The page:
The top definition of Spring Fever in Urban Dictionary is:
- wanting the present moment to become summer
- slacking off in school because the year is almost over
- wanting to be outside every day rather than inside
Teachers encounter Spring Fever on two levels – we have it and our students have it. It seems everyone is tired, distracted, and just DONE. So how do we squeeze in those 500 remaining Lucy Calkins lessons before the end of the year without sparking a rebellion?
Ineffective Spring Fever Approach #1
Some teachers pretend Spring Fever doesn’t exist. They crack down extra hard and load students up with high-stakes assignments, projects, and tests. This definitely keeps everyone busy, but it also tends to keep everyone stressed-out. And there can be other unintended consequences, which I wrote about in a previous Sanity Boost.
Ineffective Spring Fever Approach #2
Other teachers just give up on getting anything academic done and facilitate the Spring Fever slacking. These teachers plan a lot of fluff activities like extra recesses, parties, and dress-up days. Their thinking? You can’t get the students to do anything, so you might as well have some fun. There are several reasons this approach is ineffective (besides the fact that you’re slacking on the academics.)
1- Students who struggle the most with behavior also usually need the most structure. If the structure is suddenly taken away, their behavior can get out of control, and there goes your low-stress, fun activity.
2- Unless you plan to let the students do literally ANYTHING, you will still need to plan the activities and set up your behavior guidelines. This can be even more work than continuing with the routines you already have set up.
3- Believe it or not, some of your students actually like to learn and will resent wasting time when they could be learning. (I know this is a rare one, but don’t we want to honor this attitude?) Parents and administrators may also want students to continue learning.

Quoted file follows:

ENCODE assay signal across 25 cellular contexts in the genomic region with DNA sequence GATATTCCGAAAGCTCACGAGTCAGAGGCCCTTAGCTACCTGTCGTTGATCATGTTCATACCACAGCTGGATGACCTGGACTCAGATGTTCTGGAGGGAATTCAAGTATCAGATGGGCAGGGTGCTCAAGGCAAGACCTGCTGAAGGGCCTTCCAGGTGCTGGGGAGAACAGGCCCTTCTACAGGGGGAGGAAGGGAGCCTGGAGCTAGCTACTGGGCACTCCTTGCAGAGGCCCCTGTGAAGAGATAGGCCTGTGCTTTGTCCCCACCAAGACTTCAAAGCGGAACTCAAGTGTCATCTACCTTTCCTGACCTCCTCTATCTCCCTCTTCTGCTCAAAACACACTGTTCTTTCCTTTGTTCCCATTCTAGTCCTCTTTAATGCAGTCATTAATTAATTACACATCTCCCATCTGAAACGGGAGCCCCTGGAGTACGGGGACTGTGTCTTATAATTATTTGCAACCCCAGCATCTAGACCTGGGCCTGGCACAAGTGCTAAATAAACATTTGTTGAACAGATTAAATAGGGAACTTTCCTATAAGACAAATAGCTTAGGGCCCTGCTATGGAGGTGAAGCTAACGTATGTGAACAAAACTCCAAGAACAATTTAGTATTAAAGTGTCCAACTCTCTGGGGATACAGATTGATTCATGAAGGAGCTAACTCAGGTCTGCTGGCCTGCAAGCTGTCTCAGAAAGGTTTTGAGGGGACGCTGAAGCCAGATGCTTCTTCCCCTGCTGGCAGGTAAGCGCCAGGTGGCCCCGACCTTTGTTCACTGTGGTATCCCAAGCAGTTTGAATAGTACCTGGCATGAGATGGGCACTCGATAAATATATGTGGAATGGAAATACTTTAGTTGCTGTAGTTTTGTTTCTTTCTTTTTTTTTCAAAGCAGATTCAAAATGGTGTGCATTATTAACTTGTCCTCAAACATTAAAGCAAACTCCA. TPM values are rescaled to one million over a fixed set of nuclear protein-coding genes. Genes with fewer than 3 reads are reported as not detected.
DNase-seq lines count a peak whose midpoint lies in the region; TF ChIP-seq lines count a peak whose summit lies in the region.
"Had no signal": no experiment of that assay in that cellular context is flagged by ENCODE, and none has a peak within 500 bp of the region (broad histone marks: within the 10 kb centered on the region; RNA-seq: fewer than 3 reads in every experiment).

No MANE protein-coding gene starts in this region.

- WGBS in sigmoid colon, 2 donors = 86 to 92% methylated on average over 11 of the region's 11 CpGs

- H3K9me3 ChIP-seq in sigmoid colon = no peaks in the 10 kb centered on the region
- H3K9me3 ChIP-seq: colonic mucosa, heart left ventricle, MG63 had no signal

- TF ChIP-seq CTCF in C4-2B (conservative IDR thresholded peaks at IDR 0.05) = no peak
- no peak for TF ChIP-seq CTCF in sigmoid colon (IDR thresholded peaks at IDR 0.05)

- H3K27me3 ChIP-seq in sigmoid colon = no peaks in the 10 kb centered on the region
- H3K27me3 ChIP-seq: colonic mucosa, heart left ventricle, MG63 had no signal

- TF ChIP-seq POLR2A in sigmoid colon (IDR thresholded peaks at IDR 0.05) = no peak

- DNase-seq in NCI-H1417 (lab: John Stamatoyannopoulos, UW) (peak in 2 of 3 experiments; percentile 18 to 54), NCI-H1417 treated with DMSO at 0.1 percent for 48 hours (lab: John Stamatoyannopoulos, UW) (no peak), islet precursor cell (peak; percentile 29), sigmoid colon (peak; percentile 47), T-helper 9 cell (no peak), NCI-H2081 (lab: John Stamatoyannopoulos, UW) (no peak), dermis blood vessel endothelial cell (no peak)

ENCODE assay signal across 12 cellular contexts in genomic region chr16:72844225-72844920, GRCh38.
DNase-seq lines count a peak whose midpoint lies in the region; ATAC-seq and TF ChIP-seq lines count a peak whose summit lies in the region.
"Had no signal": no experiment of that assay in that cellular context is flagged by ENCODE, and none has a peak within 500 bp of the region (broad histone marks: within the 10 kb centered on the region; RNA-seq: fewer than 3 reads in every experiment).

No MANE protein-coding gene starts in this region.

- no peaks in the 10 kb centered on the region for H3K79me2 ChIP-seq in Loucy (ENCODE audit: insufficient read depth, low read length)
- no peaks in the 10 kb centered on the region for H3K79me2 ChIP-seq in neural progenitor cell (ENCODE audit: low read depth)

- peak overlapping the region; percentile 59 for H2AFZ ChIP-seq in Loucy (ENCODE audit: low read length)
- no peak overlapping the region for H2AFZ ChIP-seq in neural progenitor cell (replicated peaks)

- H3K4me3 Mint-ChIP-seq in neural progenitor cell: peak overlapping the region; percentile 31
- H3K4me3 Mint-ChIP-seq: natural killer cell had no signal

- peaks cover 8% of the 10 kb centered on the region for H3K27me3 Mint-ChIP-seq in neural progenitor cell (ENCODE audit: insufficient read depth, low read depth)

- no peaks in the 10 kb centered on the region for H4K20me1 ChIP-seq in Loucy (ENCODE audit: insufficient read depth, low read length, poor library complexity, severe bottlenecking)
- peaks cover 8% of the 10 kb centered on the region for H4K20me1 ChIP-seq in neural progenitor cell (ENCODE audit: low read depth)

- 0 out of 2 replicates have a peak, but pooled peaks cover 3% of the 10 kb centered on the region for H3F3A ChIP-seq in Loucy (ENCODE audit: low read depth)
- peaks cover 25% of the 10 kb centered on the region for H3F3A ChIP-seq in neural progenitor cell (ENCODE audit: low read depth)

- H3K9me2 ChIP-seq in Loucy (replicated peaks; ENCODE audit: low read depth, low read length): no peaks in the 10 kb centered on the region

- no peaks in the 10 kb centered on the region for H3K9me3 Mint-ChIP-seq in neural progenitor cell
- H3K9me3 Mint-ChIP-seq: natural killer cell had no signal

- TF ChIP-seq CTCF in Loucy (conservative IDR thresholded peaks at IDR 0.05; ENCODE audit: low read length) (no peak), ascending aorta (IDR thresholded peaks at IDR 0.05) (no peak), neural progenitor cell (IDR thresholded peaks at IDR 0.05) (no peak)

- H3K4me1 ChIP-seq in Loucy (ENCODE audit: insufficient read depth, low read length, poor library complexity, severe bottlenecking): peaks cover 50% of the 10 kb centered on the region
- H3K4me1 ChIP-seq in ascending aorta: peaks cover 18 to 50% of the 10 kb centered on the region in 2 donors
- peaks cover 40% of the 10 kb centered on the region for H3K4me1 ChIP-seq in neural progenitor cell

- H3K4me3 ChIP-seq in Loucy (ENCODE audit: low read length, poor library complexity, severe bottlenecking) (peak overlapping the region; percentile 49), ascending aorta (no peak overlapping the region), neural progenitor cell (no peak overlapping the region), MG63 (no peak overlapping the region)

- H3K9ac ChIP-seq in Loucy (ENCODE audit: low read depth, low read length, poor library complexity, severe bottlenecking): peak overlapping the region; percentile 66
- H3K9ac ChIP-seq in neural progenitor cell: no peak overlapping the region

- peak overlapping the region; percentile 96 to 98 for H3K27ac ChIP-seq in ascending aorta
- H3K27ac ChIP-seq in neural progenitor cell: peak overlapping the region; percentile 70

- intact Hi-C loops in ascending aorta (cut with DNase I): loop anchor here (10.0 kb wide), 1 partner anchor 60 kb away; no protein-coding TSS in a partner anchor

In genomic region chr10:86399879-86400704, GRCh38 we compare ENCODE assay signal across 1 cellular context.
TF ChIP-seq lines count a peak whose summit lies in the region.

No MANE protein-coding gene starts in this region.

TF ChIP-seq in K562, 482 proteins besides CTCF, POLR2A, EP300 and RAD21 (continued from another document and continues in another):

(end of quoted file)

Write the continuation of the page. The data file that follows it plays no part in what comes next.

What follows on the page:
Finding the Balance
It is possible to accommodate Spring Fever and still complete important tasks. Here are few suggestions and things to try.
1- Let your students know exactly what still needs to be accomplished academically. Put a list on the board, or give them a calendar, list, or agenda. This can be motivating to both teachers and students. It also lets the students know you aren’t just giving them meaningless busywork.
2- Do a low-key countdown, such as writing the number of days left on the board. This helps prepare students for the transition for summer, and you can also say, “We only have ___ days left to get everything done before our end-of-the year party. Let’s stay focused now so we can play later.” You can encourage them to make their last __ days memorable and fun.
3- Refrain from taking down your walls until the second-to-last day. Taking down your decorations, posters, and anchor charts too early communicates that learning is over.
4- Integrate content and skills with activities that help students reflect on their year or look forward to next year. For example, students can write a letter of introduction to their next year’s teacher or a thank-you letter to a previous teacher.
5- Consider adopting a class currency, token economy, or incentive plan that students can use to purchase prizes (such as unused supplies or books) on the last day of school. This can be a good opportunity to learn about keeping track of money, as well as a way to keep students focused.
6- If individual students finish projects early or lose focus to the point of being unable to work, you can give them a sorting or organizing job to do. Often this short break helps them get their focus back, and it helps you get ready for year-end, too. Check our Awesome Teacher Nation Resource Library under “Educator Resources” for a list of possible jobs.
7- Take your class outside from time to time when the activity will allow it. You can do it “just because” or use it as an incentive or reward.
Now it’s your turn. How do you find the balance when dealing with Spring Fever in your classroom? Feel free to comment below, post in our private Facebook group, or send me an email. I always like to hear from you!
Now go create a great day for yourself and your students!
Katrina Ayres, PositiveTeachingStrategies.com
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